This is the first year I’ve used Twitter to follow the WSOP and it’s been terrific. Basically it’s like customizing your own poker channel with your favorite reporters.  I follow some people to see how they think about poker (Jimmy Fricke, Tom Dwan, Justin Bonomo and Shane Schleger), some for what’s going on in Vegas and the poker lifestyle in general (taopauly and brokeliving.), and some for kicks (Doyle).  Aside from good poker minds, these guys are very funny and intelligent and make terrific observations. I even got the name of a good doctor. I’ll probably keep following them even after the event.

If you want to try this, look for players you like, then see if they tweet a lot (you don’t want someone who tweets once a week..you want someone really into keeping up). Then follow them, and if you don’t like what you see (i.e. I just drank Gatorade), unfollow.  You can add to your list by checking out the retweets of players you like. I’ve discovered some people I didn’t know that way.  And at some point, if you have a good feed, you can join the conversation.

A poker month in London.

Same stuff, different currency

Sure it was cold. But it was also fun.  I wrote about my poker month in London for  Poker Pro Europe and it was also published in the June U.S. edition.

.LONDON poker scene

The true losing hand.

I’ve long believed that the  hand that takes you out isn’t the real killer. It’s the hand before that one.  Yes, your KK might have lost to 78, but if you hadn’t played the Q9 the prior hand and lost half of your stack, you would have survived the inevitable suckout. So when people tell me their bad beat stories, if I’m in a generous mood and we discuss it, I’ll always ask about the earlier hand. Do you agree?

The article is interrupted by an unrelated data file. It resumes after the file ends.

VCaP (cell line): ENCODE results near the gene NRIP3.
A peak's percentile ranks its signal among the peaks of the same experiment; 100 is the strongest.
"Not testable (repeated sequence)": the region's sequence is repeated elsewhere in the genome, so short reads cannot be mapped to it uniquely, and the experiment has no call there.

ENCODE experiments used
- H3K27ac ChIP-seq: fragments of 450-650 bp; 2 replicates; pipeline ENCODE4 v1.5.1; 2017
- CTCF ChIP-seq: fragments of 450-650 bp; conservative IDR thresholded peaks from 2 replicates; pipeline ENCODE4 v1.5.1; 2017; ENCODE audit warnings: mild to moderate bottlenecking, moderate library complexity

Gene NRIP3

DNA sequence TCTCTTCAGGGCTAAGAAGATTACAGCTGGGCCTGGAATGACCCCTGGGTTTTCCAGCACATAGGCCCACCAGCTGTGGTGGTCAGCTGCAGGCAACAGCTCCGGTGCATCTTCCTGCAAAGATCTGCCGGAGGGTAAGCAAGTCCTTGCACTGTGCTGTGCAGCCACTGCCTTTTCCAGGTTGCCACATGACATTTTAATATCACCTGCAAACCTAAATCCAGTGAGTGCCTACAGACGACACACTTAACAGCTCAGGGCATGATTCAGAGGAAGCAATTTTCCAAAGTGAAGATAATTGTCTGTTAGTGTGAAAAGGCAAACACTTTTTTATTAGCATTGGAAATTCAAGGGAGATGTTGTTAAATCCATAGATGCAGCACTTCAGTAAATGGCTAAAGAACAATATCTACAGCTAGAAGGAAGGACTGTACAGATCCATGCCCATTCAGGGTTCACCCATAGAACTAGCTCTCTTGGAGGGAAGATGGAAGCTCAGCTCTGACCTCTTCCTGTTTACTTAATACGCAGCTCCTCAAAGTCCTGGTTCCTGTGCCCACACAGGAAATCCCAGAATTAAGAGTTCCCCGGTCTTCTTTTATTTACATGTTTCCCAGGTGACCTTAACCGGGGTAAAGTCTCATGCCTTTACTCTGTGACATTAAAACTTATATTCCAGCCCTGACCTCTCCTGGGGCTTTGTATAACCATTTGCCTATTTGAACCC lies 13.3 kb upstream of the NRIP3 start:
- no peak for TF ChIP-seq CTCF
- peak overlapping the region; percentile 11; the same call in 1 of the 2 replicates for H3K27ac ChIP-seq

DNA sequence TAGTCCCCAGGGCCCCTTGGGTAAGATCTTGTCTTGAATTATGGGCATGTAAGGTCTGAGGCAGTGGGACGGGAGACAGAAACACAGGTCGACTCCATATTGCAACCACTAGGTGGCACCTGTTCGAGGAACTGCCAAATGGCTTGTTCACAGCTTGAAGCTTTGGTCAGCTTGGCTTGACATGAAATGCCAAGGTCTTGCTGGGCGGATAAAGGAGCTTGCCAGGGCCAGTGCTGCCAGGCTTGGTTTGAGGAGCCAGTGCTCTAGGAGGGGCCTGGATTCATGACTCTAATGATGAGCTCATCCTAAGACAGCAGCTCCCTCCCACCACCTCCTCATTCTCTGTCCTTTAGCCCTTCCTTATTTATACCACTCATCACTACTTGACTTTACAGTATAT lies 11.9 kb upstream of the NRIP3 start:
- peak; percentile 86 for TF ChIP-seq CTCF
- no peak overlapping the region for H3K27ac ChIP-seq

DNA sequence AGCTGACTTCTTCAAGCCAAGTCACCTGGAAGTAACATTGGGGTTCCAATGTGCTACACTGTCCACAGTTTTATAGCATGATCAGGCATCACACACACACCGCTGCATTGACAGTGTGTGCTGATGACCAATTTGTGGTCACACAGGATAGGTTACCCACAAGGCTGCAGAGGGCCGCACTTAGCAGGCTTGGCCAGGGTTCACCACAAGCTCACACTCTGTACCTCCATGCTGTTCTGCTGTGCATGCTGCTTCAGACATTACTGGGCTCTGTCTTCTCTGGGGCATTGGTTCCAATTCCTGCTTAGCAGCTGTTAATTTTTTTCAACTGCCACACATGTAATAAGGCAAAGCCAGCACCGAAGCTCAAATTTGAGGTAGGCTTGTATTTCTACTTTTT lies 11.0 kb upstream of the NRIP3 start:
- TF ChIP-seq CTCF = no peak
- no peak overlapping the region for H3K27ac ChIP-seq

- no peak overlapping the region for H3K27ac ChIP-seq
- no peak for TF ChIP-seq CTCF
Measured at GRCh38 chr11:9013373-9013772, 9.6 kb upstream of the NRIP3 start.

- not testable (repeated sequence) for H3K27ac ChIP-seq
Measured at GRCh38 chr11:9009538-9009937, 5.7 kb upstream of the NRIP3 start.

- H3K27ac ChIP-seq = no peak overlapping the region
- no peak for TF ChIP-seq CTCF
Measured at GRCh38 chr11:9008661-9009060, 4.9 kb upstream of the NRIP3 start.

Grinder charity event at Mardi Gras.

Made a last minute decision to try a charity event for the Hillel School sponsored by the Mizrachi’s being held at Mardi Gras.  Buy-in was $200 and it sounded like fun.  When I arrived, it looked pretty quiet, but as it turned out, the action for the moment was upstairs where a terrific buffet was underway.  After dinner, we all went downstairs to the poker room and chaos ensued.  There were 210 party-goers and poker just happened to be being played. Finally, everyone was seated. Well, kind of.

  THINGS WE TAKE FOR GRANTED THAT NOT EVERYONE KNOWS:

  • You can’t just sit anywhere and changing seats to be near friends isn’t cool.
  • Poker is a game where you act after the person on your right has acted.
  •  The $25 chips are still the green ones, just like when we started the game. They will remain so all night. The blacks are still $100.
  • A flush is not just when the two cards in your hand are suited
  • Posting blinds is not optional. We all do it twice in each round. You too.

I was ready to call it an evening before the first break when I started to chip up.  Like playing drunks, it’s hard to put people on a hand who don’t themselves know if they have one (everyone would turn over their hand and wait for the dealer to tell them if they won). And a nice lady who took your credit card earlier was nearby to give you a reload in case your hand wasn’t the best.  I did some math and think it was a very profitable event and I was pleased to be part of this successful fun effort.  I was also lucky enough to come in 3rd and actually, when it got down to about 4 tables, the remaining players pretty much knew what made a flush, including some Mizrachis.